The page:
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April 2020--When we're stressed, we can make stupid decisions. That's based on science, not just anecdotes.

Holly Anne Mitchell is the founder of the LeadWell Network and the former CEO of Central Park West Dentistry. As a leadership coach for dentists, she inspires strategic entrepreneurship and confident leadership. In this interview with Patient Prism CEO Amol Nirgudkar, Holly describes effective ways to combat anxiety and depression. Best of all, these are strategies that dentists can teach their teams and teach their patients to reduce stress and empower effective decision-making.


Why Are Some People Calm and Others Anxious?

“People can go through the same experience and feel completely different,” said Holly Anne Mitchell. “One might feel anxious and have a rapid heartbeat, racing thoughts, sweaty palms and a dry mouth. Another could feel depressed, paralyzed, and have no desire to interact with others. And still other people might go through the same tough experience and feel ok. They’re able to brush it off as a tough day and bounce back.”

The reaction has to do with each person’s Zone of Tolerance, Mitchell explained. Some people are born with a nervous system that is genetically wired to be more prone to anxiety, depression and mental health challenges. They naturally have a smaller Zone of Tolerance.

In addition to nature, nurture also plays a role. Babies that are cuddled regularly feel secure in having their basic needs met, and as adults will be more likely to have neurochemicals like oxytocin, serotonin, and dopamine which wash away the cortisol hormones that cause high levels of stress.

Babies and children also mimic the behavior of the people around them. Children who saw their parents or caregivers feeling anxious, stressed, or depressed or more likely to grow up to be adults that feel the same way.


6 Techniques to Interrupt Patterns of Anxiety

In the video, Holly Mitchell demonstrates six techniques that can reprogram the brain to halt “anxious thoughts” and help you get you get back into the right headspace to handle the stressful situation.

The best part? You can teach these techniques to your dental patients with anxiety, too.

  1. Bilateral Stimulation: Feelings of anxiety reside in the lower right hemisphere of the brain, while effective decision-making skills reside in the front of the brain. When you feel panicked, redirect attention to the right hemisphere and front of the brain by grabbing your phone or any object and passing it from hand to hand while following it with your eyes. Even just going for a walk helps reset your brain and diffuse anxiety.
  2. Havening: This looks like you’re giving yourself a hug. There are nerve endings right under the surface of your skin cells on the upper body. When you apply pressure there, it creates delta waves, which are the same brain waves you have during deep REM sleep, and helps the body relax.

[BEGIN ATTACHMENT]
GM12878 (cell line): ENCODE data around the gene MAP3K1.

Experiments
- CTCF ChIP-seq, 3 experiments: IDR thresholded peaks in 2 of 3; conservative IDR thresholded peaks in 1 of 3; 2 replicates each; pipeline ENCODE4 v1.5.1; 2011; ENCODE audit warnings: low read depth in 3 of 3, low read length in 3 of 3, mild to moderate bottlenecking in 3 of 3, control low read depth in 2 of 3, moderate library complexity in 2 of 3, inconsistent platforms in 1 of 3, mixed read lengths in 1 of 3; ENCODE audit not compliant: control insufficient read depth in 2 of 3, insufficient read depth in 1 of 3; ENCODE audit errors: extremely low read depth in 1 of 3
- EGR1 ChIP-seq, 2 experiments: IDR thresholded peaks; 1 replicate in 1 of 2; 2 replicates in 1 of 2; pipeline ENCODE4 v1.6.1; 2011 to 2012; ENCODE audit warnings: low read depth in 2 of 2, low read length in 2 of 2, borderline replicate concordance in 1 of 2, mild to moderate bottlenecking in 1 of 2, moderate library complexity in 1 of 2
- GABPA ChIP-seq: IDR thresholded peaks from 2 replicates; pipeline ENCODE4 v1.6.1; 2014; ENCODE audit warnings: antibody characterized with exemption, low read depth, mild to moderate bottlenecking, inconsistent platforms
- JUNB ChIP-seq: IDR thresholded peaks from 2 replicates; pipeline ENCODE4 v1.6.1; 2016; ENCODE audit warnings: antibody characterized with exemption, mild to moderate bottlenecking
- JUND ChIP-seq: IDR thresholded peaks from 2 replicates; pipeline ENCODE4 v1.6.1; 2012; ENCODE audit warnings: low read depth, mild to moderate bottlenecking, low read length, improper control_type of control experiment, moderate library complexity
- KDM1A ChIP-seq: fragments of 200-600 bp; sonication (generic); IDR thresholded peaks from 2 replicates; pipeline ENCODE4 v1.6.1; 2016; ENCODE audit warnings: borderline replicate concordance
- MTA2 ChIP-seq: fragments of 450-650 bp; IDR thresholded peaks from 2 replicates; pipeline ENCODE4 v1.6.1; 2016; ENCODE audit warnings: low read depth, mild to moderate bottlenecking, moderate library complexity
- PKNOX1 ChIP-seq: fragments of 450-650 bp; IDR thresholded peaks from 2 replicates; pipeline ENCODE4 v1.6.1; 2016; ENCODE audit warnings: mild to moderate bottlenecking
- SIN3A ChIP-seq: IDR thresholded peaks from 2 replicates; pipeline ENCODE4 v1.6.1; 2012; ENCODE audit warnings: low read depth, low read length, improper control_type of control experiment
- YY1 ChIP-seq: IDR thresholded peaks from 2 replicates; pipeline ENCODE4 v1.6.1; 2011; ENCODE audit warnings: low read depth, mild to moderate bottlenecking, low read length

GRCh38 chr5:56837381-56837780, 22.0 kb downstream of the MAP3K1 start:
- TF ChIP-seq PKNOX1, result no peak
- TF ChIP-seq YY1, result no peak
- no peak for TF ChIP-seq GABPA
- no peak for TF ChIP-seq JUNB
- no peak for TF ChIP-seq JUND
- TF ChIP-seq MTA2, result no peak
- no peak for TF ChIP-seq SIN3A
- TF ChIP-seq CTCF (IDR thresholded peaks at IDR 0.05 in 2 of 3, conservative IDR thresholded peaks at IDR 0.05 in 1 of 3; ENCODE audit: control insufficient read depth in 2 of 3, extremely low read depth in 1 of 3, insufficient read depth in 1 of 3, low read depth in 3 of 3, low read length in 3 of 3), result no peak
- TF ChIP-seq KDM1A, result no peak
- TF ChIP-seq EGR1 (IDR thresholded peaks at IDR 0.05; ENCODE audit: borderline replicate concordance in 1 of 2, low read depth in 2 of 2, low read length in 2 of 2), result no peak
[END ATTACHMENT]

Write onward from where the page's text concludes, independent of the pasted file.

3. Meditation: This reduces brain wave frequencies from a fast beta pattern (stress) to a slower alpha (focus and concentration).
  4. Stand up and breathe deep: Sitting cuts off the oxygen supply to the vagus nerve, which is the nerve that stimulates positive hormones.
  5. Flossing: Just another reason everyone should floss! It requires bilateral stimulation to move the floss up and down, plus requires you to lower your jaw, which reduces stress.
  6. Emotional Freedom Technique: In the video, Holly Anne Mitchell demonstrates how you can tap on acupuncture points in the body to stimulate positive brainwave frequencies and release the “positive chemicals” called serotonin and dopamine.

A free guide for your team to reduce broken appointments on the phone.

Techniques to Interrupt Patterns of Depression

  1. Get active: Even just getting out of bed, going for a walk, or doing any kind of exercise helps fight depression. Be sure to get your heart rate up and a good sweat going.
  2. Dance & Sing: Moving your body and singing along with your favorite band will lift your spirits.
  3. Spicy Food: Eating spicy food can cause your brain to produce serotonin and other “happy hormones.”
  4. Breath of Fire: This is an intense breathing exercise recommended by world-renowned leadership coach Tony Robbins. In the video, Holly Anne Mitchell shows how to use this technique.
  5. Laugh: Watching cat videos on YouTube really can be good for you. When you laugh, you increase the amount of oxygen you’re taking in, which stimulates your heart and other organs and increases the endorphins released by your brain.

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Additional Resources

To reach Holly Anne Mitchell, visit www.LeadWellNetwork.com. She has great ideas on verbiage dentists and teams can use to effectively communicate with each other and with patients during times of stress.

For more ideas on how to overcome stress, watch our video with Jen Butler, a stress management expert, or download her guide for Coping with Unthinkable Stress here.

For more interviews with experts, training resources, and guides, visit Academy.PatientPrism.com.

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